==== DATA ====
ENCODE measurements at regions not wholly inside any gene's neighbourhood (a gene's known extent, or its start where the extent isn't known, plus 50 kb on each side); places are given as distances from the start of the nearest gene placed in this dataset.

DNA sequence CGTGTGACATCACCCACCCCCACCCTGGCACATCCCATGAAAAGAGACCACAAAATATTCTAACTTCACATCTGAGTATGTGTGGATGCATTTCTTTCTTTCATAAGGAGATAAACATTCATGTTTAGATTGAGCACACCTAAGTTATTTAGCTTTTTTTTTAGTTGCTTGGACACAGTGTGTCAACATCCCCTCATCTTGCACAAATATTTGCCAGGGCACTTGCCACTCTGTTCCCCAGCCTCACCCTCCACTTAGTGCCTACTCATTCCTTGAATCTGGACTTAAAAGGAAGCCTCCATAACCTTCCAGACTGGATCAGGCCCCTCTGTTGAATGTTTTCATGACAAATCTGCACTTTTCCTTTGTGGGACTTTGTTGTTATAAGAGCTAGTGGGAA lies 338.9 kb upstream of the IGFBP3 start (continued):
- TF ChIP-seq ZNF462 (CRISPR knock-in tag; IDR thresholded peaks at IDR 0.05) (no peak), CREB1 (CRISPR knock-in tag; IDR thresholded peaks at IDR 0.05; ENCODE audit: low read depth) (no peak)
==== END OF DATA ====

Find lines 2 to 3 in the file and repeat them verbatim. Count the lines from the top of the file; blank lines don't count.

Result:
DNA sequence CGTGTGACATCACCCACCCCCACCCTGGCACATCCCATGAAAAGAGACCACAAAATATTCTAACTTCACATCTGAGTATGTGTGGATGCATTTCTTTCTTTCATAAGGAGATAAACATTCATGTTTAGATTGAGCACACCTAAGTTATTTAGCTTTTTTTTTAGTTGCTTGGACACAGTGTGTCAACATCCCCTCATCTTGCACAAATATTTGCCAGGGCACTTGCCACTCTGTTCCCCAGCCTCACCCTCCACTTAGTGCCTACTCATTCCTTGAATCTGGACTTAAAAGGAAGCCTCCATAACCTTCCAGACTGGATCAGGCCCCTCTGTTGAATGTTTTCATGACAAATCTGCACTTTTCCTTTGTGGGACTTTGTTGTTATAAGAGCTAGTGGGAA lies 338.9 kb upstream of the IGFBP3 start (continued):
- TF ChIP-seq ZNF462 (CRISPR knock-in tag; IDR thresholded peaks at IDR 0.05) (no peak), CREB1 (CRISPR knock-in tag; IDR thresholded peaks at IDR 0.05; ENCODE audit: low read depth) (no peak)